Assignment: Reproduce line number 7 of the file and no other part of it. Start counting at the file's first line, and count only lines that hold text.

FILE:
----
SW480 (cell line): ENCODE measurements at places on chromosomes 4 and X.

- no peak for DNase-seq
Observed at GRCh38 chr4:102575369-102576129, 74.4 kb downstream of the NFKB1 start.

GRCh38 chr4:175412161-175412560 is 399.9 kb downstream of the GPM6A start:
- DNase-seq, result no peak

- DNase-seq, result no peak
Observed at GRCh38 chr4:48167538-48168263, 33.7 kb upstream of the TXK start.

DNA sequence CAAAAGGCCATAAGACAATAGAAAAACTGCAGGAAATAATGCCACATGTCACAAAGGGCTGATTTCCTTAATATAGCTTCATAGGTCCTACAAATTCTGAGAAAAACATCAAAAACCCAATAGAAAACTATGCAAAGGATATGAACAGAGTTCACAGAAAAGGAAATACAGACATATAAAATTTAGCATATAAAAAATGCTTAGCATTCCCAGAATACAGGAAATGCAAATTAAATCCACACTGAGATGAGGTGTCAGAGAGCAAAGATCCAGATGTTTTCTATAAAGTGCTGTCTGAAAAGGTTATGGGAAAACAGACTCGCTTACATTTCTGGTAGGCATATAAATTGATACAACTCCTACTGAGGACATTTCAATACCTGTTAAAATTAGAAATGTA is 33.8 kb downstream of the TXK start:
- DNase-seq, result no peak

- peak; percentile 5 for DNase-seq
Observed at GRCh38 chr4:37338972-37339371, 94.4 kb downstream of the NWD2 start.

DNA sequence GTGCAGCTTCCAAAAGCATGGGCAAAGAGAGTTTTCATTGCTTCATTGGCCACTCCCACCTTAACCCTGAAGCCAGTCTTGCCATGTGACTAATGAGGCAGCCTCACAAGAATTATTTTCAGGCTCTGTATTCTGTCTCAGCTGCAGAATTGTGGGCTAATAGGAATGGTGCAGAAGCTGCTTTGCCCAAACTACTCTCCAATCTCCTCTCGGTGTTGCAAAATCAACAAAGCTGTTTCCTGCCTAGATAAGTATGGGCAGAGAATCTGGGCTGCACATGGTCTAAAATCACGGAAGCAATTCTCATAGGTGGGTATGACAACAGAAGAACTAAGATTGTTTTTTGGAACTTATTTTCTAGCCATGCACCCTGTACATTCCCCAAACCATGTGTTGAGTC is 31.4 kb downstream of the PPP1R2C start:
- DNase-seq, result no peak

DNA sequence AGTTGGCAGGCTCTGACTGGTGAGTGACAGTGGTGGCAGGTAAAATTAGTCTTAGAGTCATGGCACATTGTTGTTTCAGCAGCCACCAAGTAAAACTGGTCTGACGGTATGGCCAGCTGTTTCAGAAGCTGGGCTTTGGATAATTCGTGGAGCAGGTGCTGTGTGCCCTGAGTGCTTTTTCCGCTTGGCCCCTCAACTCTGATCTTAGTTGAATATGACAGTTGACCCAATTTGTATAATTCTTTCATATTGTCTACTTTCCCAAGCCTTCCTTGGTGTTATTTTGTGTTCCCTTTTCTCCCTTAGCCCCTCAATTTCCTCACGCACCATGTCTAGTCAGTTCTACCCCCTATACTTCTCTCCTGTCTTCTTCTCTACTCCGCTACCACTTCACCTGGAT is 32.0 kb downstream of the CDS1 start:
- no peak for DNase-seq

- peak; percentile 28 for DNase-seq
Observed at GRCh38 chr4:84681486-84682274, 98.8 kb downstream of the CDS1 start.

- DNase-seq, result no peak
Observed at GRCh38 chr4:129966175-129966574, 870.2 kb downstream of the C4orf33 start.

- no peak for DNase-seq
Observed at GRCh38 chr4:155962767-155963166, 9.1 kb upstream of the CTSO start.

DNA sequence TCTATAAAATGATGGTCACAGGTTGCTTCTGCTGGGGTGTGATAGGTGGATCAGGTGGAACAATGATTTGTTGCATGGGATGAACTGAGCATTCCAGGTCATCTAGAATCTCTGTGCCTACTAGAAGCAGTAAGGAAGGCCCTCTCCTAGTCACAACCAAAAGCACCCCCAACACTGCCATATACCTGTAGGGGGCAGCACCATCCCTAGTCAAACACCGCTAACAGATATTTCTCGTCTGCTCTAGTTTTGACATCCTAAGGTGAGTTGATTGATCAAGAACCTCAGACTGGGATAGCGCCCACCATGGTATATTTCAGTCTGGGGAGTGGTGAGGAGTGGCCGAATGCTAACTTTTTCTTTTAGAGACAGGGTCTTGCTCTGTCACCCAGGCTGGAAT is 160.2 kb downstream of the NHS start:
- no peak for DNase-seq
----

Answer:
Observed at GRCh38 chr4:48167538-48168263, 33.7 kb upstream of the TXK start.